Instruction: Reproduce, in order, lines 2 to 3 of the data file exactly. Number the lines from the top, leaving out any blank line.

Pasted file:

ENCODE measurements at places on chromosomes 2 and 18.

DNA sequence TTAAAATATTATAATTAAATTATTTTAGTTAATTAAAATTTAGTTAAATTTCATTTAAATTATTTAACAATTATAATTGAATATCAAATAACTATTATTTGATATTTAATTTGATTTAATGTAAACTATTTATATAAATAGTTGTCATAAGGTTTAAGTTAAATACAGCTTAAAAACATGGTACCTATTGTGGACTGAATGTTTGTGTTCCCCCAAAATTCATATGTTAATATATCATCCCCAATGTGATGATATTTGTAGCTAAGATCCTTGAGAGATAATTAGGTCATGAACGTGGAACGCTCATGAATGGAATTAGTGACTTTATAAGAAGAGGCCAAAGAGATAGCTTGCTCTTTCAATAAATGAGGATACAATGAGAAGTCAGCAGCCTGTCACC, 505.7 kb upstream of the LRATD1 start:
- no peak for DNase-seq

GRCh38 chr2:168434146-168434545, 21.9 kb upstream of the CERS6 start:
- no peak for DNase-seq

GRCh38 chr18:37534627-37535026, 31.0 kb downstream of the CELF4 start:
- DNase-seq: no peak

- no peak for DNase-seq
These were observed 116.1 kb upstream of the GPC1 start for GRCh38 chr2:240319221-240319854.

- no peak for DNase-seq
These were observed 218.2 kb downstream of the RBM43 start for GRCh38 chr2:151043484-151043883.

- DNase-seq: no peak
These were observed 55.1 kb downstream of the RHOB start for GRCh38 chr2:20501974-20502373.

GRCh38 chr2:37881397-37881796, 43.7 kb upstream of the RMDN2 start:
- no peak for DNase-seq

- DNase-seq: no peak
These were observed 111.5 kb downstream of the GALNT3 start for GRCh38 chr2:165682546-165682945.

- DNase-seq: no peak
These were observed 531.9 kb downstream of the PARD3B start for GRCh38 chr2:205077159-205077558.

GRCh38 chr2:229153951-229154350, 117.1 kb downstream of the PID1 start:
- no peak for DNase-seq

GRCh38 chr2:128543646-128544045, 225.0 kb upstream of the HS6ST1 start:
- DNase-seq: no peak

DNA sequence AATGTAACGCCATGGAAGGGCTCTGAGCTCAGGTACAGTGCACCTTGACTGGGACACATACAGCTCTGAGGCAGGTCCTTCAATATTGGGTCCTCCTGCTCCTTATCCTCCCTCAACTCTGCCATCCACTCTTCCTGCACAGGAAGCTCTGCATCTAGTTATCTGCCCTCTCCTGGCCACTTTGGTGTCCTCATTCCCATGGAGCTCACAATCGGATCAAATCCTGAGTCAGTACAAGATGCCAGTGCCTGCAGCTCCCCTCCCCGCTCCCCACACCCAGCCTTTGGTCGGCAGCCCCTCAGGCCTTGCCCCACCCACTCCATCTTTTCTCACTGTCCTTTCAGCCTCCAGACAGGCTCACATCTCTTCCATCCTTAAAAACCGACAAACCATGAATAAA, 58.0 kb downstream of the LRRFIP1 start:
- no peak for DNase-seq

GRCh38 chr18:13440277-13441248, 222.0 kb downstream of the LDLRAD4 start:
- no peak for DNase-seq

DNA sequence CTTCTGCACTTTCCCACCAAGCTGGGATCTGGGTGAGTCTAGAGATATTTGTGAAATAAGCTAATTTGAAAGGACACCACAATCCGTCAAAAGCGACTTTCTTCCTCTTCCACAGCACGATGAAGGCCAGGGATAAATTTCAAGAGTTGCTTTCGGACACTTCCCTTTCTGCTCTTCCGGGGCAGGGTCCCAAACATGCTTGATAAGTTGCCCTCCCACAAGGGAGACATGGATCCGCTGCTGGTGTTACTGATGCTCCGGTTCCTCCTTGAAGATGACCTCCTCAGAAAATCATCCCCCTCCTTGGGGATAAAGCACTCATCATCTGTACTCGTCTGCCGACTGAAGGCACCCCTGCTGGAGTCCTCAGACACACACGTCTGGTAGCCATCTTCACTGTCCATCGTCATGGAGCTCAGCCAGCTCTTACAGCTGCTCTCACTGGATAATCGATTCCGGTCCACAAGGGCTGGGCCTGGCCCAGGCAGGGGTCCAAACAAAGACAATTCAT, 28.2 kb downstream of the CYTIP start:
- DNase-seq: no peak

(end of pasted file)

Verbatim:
DNA sequence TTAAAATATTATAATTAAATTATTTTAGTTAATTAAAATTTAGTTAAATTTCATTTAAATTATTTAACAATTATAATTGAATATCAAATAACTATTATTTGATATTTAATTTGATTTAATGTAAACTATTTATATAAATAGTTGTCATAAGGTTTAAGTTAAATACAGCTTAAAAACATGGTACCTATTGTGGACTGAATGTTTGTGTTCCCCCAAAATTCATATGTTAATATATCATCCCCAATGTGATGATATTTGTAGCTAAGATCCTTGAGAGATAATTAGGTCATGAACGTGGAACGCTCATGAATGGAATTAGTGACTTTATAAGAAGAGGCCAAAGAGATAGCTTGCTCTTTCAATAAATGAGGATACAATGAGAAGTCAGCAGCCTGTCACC, 505.7 kb upstream of the LRATD1 start:
- no peak for DNase-seq